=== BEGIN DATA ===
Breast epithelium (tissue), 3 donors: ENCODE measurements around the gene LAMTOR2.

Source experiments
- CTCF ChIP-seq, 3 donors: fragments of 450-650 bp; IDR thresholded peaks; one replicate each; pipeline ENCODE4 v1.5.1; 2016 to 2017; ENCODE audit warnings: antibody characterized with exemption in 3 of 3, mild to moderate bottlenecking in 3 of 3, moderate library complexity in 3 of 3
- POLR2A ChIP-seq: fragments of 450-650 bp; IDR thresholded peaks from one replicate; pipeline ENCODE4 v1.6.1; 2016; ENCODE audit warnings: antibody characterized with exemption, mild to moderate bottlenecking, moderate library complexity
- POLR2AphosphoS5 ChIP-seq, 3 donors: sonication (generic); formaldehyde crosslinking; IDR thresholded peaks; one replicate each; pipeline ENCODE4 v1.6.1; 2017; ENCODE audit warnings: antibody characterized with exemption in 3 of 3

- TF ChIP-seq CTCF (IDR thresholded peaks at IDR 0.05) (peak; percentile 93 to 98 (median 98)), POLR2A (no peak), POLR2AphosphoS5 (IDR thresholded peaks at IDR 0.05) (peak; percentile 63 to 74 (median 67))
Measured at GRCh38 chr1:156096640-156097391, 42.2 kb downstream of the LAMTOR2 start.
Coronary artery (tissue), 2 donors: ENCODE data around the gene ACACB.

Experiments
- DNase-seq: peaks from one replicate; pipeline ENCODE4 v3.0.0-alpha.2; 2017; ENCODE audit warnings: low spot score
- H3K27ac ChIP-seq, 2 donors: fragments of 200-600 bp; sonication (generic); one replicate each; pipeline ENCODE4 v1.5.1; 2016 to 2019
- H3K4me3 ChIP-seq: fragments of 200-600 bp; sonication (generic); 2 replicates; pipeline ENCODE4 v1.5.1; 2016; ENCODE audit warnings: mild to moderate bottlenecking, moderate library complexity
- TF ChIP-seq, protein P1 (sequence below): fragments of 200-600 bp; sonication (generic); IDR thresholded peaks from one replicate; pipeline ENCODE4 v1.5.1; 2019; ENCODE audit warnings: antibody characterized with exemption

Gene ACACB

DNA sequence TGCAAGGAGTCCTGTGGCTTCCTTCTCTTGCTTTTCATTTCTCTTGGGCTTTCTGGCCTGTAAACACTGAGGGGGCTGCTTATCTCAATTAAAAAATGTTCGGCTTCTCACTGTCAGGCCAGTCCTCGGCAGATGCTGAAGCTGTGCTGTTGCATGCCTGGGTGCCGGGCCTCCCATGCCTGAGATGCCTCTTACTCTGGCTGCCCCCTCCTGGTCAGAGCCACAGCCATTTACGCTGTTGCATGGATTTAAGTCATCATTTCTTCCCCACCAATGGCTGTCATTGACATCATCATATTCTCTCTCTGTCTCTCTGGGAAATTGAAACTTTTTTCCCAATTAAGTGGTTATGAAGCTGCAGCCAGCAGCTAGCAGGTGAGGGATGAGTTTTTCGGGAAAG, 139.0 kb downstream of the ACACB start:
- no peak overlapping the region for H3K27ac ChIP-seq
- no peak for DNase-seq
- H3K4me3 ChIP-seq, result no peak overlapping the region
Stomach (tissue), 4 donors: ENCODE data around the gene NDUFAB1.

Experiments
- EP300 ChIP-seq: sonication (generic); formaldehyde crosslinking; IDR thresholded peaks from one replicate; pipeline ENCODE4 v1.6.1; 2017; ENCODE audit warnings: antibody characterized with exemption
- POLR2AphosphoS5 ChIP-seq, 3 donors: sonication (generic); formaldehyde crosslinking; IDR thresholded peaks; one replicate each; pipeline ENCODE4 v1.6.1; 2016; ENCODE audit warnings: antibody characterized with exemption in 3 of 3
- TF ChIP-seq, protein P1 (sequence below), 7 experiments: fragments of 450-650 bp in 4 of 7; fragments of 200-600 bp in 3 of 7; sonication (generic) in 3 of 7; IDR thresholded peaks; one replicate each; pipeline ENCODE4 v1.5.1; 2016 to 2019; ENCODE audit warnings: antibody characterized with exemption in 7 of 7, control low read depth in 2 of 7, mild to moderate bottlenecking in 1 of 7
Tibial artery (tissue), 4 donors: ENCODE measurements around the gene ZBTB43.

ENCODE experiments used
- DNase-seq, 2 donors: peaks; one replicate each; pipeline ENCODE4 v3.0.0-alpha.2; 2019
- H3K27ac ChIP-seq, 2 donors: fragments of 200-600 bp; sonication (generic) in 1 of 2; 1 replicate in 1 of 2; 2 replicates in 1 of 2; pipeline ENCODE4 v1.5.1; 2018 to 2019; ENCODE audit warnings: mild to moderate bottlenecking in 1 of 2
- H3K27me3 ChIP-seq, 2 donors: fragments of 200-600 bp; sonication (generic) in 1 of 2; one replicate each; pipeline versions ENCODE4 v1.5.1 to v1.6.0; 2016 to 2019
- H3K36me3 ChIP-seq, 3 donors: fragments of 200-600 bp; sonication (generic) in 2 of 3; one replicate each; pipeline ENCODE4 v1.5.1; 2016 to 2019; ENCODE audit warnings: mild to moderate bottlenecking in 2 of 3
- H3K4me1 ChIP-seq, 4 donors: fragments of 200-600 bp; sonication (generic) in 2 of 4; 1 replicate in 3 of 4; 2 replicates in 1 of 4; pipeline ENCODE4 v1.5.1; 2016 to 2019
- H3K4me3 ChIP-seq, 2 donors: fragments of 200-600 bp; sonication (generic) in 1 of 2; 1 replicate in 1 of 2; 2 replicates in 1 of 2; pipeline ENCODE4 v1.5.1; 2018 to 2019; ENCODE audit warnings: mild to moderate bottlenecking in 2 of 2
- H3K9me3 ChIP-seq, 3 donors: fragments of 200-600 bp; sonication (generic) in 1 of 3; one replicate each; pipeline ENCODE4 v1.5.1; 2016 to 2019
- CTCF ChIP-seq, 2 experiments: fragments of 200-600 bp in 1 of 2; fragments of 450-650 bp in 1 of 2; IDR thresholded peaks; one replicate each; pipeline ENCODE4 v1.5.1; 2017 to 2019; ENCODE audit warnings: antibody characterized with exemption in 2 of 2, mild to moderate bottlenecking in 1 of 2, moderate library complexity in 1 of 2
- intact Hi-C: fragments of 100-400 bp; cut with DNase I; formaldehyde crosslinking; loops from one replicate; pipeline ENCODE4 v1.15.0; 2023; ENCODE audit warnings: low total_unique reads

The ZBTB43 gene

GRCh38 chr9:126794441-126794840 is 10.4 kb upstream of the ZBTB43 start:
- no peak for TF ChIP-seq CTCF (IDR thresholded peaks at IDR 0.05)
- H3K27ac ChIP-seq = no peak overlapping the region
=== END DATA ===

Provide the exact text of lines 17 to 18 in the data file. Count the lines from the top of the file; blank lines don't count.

- no peak for DNase-seq
- H3K4me3 ChIP-seq, result no peak overlapping the region